The human touch over algorithms: how the BBC Player helps viewers discover content

BBC Player uses a human touch in content discovery

In today’s content rich world, where viewers have an abundance of content streams to choose from, discovering new content, even on a single platform, can be a daunting task.

The BBC Player aims to help viewers with this daunting task by using a human touch according to Ryan Shiotani, vice president, content, Asia, BBC Worldwide.

“Consumers are confused about where to find content in this world of unlimited choice. So clear navigation, recommendation, and curation becomes critical in this new world,” said Shiotani.

“BBC Player doesn’t currently use a recommendation engine. It starts by combining the natural pull of ‘super content,’ including big shows with an international fan base such as Planet Earth and Top Gear, with the natural presentation and signposting capabilities of our brands. Adopting an editorial approach on top of is then the next step in making content come alive for the audience. In essence, it’s about super content and super brands, and expert editorial curation,” he added.

What is super content? According to Shiotani, it’s content that can cut through the noise and resonate with consumers.

“When we talk about super content and brands, we are referring to content and brands that cut through the clutter – world class, super global hits – like Sherlock and Planet Earth II, as well as strong brands that resonate with consumers – as a way for them to navigate the service,” he said.

These hit programmes can then serve as a reference point for viewers in their navigation through the platform, allowing them to discover new content.

“Hit programmes and brands serve as signposts and landmarks, guiding viewers to and through the service. Once there, they are able watch their shows from their favourite brands and discover similar programmes,” said Shiotani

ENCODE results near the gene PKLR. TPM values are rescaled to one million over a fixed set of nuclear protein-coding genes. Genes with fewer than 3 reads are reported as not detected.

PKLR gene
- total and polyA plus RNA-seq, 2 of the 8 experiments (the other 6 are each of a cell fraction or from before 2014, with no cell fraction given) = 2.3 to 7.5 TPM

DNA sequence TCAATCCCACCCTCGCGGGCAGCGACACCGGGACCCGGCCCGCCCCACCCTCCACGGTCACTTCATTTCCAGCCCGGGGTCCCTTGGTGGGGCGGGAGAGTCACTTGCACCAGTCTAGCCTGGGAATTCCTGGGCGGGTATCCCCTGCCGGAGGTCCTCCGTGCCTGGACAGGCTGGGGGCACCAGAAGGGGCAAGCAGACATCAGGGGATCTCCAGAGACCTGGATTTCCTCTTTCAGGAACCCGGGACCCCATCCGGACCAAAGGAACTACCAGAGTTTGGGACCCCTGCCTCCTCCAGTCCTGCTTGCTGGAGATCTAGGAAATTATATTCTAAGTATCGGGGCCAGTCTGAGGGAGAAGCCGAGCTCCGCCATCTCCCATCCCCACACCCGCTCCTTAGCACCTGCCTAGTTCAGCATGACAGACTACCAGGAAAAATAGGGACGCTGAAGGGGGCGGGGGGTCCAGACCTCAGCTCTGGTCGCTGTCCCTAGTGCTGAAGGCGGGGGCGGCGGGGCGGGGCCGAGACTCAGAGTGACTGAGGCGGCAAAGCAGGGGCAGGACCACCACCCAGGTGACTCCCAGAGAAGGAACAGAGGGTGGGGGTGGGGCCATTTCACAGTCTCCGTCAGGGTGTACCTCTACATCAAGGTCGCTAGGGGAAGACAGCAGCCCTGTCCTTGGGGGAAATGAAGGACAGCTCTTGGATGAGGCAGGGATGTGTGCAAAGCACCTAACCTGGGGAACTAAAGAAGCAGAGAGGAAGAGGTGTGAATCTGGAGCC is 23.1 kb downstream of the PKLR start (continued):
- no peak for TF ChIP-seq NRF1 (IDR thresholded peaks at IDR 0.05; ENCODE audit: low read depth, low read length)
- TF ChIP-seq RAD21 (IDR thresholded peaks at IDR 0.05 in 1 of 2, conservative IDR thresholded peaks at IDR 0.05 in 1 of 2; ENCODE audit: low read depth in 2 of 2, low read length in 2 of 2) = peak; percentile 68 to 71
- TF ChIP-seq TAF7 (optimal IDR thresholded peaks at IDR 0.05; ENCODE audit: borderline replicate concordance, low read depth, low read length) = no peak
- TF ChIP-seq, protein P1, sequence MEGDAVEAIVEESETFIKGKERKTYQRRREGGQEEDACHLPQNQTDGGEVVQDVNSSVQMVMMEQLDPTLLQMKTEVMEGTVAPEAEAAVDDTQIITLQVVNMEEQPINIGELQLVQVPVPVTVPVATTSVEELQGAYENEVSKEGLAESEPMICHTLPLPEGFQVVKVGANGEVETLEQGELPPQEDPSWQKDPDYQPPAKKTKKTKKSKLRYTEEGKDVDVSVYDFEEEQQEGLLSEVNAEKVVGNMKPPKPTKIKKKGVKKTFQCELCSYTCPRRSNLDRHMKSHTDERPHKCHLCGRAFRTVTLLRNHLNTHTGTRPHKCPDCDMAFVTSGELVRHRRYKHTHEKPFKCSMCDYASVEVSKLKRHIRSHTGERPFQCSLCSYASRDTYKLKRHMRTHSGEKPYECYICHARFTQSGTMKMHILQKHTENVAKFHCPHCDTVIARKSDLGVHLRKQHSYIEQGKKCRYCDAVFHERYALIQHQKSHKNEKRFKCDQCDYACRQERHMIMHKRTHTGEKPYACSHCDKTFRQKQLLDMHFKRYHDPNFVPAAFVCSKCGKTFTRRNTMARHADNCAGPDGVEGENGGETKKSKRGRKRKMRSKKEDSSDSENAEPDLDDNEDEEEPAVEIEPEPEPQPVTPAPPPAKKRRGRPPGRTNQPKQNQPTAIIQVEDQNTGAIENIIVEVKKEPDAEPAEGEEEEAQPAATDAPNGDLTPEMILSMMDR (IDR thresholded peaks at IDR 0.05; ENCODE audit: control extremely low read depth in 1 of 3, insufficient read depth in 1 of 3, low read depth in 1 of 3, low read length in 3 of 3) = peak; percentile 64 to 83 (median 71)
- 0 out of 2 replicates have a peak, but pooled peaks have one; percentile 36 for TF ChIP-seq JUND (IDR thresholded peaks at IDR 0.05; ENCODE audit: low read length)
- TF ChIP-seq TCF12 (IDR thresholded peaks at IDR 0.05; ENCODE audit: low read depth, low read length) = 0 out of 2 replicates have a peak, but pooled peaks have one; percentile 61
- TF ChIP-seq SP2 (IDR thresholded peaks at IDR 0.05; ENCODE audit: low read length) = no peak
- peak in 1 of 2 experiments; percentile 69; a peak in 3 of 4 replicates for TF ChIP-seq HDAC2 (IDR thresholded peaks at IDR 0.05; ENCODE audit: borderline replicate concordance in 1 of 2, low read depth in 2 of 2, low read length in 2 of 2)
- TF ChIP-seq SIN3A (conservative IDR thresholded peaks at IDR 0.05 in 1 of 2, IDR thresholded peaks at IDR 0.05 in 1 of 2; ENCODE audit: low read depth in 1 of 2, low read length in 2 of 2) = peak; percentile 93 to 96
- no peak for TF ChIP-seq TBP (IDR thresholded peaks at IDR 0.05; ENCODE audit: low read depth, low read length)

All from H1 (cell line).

“BBC Earth, for example, has been a leading factual linear channel since its launch in Asia in 2015. Its strong brand recognition and equity allows BBC Player users to navigate via the BBC Earth brand to find and discover content they love on the service. (e.g. fans of Planet Earth II may uncover the original Planet Earth on BBC Player, and then discover things like the ‘Enter Tomorrow’ collection with shows unique to BBC Player like Should You Really Play Video Games, How to Find Love Online and The Immortalist within the BBC Earth branded area,” he added.

The human touch can lead to an editorially curated experience in discovering new content, and the BBC have more experience than anyone else in their own content.

“For the Lunar New Year celebrations, for example, the BBC’s editorial team created a tailor-made collection of relevant content from across several different brands and genres – including documentary, travel, food, and pre-school entertainment. And, for Top Gear fans, we put together a collection of high octane motoring shows including the latest series of Top Gear, Extra Gear, Chris Harris on Cars and Mud Sweat and Gears,” said Shiotani.

“Ultimately, the BBC knows its content and brands better than anybody else. And it’s this level of expertise that makes it possible to create a service that’s editorially vibrant and fresh, bringing new content to viewers in new and engaging ways,” he added.

BBC Worldwide launched the BBC Player, its only direct subscription service to BBC content outside the UK, in Singapore in late 2016 and has since rolled it out to nearby countries in Asia.

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